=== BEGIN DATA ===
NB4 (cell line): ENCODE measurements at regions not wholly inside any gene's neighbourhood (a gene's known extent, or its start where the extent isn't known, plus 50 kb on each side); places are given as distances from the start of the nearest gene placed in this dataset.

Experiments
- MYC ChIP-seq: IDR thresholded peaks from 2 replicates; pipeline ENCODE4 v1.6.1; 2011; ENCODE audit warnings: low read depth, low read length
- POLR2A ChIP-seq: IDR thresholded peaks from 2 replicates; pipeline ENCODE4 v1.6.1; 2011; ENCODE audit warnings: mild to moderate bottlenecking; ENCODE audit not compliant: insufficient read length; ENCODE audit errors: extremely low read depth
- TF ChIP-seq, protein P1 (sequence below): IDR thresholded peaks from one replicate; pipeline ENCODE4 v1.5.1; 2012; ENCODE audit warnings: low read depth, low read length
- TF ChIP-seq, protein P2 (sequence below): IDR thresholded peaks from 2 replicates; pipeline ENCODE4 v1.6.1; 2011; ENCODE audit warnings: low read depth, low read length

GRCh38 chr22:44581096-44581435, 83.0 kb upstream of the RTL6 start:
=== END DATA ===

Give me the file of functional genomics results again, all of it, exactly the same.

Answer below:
NB4 (cell line): ENCODE measurements at regions not wholly inside any gene's neighbourhood (a gene's known extent, or its start where the extent isn't known, plus 50 kb on each side); places are given as distances from the start of the nearest gene placed in this dataset.

Experiments
- MYC ChIP-seq: IDR thresholded peaks from 2 replicates; pipeline ENCODE4 v1.6.1; 2011; ENCODE audit warnings: low read depth, low read length
- POLR2A ChIP-seq: IDR thresholded peaks from 2 replicates; pipeline ENCODE4 v1.6.1; 2011; ENCODE audit warnings: mild to moderate bottlenecking; ENCODE audit not compliant: insufficient read length; ENCODE audit errors: extremely low read depth
- TF ChIP-seq, protein P1 (sequence below): IDR thresholded peaks from one replicate; pipeline ENCODE4 v1.5.1; 2012; ENCODE audit warnings: low read depth, low read length
- TF ChIP-seq, protein P2 (sequence below): IDR thresholded peaks from 2 replicates; pipeline ENCODE4 v1.6.1; 2011; ENCODE audit warnings: low read depth, low read length

GRCh38 chr22:44581096-44581435, 83.0 kb upstream of the RTL6 start: